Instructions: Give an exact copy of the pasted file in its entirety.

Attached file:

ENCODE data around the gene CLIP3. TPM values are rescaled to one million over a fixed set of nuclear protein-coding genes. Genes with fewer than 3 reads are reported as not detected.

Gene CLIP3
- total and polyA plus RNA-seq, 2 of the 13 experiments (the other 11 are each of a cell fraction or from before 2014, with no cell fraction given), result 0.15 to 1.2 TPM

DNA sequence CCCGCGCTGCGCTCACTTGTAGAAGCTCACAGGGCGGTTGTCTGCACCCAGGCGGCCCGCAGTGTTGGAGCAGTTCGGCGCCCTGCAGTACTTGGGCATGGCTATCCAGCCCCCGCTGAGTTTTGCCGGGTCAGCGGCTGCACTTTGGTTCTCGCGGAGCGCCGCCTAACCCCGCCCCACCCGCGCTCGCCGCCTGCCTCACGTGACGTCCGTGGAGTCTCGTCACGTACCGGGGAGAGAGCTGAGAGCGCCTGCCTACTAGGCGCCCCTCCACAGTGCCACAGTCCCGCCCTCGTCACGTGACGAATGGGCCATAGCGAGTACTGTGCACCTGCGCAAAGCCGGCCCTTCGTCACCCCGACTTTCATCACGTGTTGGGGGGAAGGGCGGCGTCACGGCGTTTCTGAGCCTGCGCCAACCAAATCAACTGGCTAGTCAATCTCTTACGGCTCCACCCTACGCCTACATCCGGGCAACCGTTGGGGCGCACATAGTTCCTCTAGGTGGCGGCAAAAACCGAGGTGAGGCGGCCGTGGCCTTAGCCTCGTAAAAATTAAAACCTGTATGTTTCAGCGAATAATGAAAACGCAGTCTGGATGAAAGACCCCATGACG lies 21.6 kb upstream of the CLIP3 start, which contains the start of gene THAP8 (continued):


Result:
ENCODE data around the gene CLIP3. TPM values are rescaled to one million over a fixed set of nuclear protein-coding genes. Genes with fewer than 3 reads are reported as not detected.

Gene CLIP3
- total and polyA plus RNA-seq, 2 of the 13 experiments (the other 11 are each of a cell fraction or from before 2014, with no cell fraction given), result 0.15 to 1.2 TPM

DNA sequence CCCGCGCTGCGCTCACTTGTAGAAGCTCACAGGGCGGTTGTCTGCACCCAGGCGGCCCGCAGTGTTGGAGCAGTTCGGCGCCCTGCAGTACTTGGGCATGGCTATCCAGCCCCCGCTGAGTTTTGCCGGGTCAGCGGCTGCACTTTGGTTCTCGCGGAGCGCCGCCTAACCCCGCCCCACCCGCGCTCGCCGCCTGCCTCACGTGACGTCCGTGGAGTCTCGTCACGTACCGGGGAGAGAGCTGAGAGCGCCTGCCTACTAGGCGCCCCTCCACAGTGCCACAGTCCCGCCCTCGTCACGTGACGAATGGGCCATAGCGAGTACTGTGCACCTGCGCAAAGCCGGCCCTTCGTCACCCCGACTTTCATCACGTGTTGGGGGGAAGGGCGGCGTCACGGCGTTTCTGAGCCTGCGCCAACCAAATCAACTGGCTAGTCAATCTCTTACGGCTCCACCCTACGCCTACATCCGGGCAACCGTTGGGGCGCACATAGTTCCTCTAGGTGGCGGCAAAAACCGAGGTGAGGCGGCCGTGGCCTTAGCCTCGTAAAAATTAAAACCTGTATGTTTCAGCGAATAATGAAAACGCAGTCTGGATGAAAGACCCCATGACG lies 21.6 kb upstream of the CLIP3 start, which contains the start of gene THAP8 (continued):